(Host) Tomorrow almost a hundred cows will parade down Brattleboro’s Main Street.
The fourth annual Strolling of the Heifers celebration kicked off last night with its yearly farm summit.
VPR’s Susan Keese was there.
(Keese) The good news is that new people are entering Vermont agriculture all the time. Some of them are young people returning to their family farms.
Others are from non-rural backgrounds. Elizabeth Wood, who grew up near Boston, said her family thought she was crazy when she told them she wanted to farm.
(Wood) “They said: How could you possibly make a living farming? Farms are going out of business all the time. And they’re getting bigger and bigger. And you don’t have a farm. So how are you going to do this?”
(Keese) Progressive dairy advocate Anthony Pollina said the loss of small farms is not inevitable, but the result of choices by policymakers.
(Pollina) “They said American agriculture was inefficient. And the reason it was inefficient was that there were too many resources in agriculture. And they said there were too many people in agriculture.”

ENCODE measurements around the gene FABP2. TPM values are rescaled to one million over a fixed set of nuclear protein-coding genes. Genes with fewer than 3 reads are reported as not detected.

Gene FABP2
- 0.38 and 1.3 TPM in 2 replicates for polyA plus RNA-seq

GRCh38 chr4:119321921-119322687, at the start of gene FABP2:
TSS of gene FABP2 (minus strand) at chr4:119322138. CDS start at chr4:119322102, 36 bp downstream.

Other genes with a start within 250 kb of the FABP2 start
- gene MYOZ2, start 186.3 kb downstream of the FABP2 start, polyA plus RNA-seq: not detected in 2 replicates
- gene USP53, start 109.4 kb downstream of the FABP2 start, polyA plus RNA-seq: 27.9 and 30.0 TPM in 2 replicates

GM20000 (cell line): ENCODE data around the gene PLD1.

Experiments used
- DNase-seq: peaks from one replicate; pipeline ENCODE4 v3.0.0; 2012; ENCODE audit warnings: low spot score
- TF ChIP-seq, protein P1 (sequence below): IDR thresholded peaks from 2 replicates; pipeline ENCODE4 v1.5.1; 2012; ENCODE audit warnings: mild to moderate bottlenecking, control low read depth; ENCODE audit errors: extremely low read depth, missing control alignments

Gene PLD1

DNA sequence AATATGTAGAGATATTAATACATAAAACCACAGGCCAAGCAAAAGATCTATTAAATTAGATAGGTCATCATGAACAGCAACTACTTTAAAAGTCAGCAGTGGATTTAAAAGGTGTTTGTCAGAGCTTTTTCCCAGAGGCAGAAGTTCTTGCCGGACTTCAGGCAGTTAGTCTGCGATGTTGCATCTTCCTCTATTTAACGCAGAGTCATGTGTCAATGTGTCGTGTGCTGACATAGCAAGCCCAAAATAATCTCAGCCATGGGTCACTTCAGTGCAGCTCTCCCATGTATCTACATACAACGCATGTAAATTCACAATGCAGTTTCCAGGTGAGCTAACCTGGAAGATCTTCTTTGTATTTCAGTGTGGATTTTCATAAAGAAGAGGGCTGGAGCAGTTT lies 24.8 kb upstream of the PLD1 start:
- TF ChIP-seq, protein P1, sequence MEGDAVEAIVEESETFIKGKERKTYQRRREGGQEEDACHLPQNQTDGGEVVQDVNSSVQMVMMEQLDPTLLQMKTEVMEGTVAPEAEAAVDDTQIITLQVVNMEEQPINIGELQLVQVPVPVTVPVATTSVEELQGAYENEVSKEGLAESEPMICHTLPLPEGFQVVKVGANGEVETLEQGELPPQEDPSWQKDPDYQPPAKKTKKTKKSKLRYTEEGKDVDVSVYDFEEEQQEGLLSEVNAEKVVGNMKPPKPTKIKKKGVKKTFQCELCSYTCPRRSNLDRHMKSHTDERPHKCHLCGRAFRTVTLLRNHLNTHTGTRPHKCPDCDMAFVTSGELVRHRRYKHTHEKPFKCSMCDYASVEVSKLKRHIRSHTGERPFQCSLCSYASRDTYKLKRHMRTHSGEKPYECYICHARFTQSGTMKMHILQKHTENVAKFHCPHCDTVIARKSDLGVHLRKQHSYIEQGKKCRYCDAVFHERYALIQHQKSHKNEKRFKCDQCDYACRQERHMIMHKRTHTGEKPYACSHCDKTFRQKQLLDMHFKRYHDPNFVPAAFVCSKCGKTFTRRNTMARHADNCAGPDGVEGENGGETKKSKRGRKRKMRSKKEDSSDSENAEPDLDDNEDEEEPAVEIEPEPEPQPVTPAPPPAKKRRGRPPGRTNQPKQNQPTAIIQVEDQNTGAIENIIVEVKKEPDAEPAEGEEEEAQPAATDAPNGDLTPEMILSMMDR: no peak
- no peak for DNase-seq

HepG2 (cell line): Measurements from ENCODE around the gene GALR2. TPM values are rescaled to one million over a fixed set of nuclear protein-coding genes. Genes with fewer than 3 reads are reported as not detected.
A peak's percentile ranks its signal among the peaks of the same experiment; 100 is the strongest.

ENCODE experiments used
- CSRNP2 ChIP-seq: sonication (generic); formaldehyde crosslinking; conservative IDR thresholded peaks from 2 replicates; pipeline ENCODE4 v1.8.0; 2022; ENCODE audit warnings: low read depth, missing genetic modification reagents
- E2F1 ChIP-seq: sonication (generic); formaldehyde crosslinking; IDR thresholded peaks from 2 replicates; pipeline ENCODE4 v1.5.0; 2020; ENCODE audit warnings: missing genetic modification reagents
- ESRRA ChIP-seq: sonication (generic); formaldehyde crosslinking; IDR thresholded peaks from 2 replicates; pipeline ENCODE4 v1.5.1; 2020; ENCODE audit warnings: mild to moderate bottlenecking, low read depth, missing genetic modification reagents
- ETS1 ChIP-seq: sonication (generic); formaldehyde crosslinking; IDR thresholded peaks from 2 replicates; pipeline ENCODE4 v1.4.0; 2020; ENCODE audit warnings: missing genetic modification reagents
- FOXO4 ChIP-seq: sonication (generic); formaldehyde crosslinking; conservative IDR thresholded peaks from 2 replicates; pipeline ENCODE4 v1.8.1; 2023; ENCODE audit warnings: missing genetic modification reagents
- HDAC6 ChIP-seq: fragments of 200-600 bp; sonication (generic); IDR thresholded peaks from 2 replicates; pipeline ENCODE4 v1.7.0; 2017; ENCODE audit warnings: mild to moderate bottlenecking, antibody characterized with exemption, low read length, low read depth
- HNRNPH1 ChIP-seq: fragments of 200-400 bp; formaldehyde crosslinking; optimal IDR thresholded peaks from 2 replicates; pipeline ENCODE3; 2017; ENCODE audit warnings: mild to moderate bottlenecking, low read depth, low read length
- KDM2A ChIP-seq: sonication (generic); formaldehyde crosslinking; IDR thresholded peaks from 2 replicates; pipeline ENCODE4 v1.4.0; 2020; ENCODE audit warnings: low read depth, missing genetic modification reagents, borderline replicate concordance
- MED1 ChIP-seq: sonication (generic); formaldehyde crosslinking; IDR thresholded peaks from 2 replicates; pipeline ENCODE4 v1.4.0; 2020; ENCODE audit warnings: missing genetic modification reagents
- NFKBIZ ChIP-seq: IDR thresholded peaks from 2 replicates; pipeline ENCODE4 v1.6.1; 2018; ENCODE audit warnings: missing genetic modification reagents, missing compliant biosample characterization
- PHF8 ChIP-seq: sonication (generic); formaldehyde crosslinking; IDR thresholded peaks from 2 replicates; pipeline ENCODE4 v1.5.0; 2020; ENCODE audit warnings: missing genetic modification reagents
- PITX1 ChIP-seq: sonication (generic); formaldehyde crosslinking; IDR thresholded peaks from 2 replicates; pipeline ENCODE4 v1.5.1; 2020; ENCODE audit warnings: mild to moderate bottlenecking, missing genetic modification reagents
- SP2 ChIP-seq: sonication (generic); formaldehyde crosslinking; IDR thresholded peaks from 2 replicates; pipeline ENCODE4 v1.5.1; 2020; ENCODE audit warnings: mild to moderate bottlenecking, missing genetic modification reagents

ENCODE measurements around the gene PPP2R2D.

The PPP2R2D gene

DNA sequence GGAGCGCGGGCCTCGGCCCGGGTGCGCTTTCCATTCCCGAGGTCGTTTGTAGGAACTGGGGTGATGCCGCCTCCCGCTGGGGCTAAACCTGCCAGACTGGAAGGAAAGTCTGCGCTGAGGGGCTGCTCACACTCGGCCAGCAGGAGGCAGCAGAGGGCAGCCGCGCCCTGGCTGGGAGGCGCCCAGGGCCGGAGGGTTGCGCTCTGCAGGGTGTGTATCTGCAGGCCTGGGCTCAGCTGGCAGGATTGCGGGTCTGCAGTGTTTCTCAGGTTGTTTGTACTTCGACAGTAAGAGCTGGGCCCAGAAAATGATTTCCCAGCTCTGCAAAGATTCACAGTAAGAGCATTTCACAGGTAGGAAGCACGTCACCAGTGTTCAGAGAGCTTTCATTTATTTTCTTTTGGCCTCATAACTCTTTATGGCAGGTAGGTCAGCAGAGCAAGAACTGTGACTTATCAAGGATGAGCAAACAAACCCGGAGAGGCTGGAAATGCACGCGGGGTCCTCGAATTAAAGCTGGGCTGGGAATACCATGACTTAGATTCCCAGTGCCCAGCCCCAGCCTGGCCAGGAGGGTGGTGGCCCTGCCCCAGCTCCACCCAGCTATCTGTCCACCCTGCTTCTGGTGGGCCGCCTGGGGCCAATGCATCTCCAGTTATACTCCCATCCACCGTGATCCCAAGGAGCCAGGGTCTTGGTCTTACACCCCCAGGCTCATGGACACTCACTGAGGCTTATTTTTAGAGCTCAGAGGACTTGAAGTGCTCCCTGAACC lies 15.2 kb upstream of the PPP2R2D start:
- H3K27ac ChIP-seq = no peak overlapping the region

(Keese) Pollina said the push for consolidation and high production has hurt not only farmers but the nation’s landscape and social fabric. He challenged Vermont to reverse the trend, in part by opening its own markets – state cafeterias, colleges and prisons — to locally grown food.
Strolling of the Heifers founder Orly Munzing says the weekend’s goal is to raise awareness about local agriculture. There’s a lot of food tasting on the town Common after the parade, a celebrity milking contest, a heifer ball Saturday evening and farm tours on Sunday.
For Vermont Public Radio, I’m Susan Keese.